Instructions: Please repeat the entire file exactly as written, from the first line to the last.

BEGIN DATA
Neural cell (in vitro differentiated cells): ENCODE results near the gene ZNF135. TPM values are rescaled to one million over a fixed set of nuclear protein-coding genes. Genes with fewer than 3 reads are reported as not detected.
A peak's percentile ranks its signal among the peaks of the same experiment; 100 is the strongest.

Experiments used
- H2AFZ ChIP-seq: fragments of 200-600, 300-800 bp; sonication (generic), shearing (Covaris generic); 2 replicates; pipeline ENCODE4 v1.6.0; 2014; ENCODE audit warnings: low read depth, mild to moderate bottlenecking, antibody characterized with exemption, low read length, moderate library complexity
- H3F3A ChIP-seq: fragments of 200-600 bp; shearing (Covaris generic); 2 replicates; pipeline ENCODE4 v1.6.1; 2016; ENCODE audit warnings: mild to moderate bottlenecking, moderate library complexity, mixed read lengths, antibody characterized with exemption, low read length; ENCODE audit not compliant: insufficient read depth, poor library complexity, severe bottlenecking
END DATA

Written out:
Neural cell (in vitro differentiated cells): ENCODE results near the gene ZNF135. TPM values are rescaled to one million over a fixed set of nuclear protein-coding genes. Genes with fewer than 3 reads are reported as not detected.
A peak's percentile ranks its signal among the peaks of the same experiment; 100 is the strongest.

Experiments used
- H2AFZ ChIP-seq: fragments of 200-600, 300-800 bp; sonication (generic), shearing (Covaris generic); 2 replicates; pipeline ENCODE4 v1.6.0; 2014; ENCODE audit warnings: low read depth, mild to moderate bottlenecking, antibody characterized with exemption, low read length, moderate library complexity
- H3F3A ChIP-seq: fragments of 200-600 bp; shearing (Covaris generic); 2 replicates; pipeline ENCODE4 v1.6.1; 2016; ENCODE audit warnings: mild to moderate bottlenecking, moderate library complexity, mixed read lengths, antibody characterized with exemption, low read length; ENCODE audit not compliant: insufficient read depth, poor library complexity, severe bottlenecking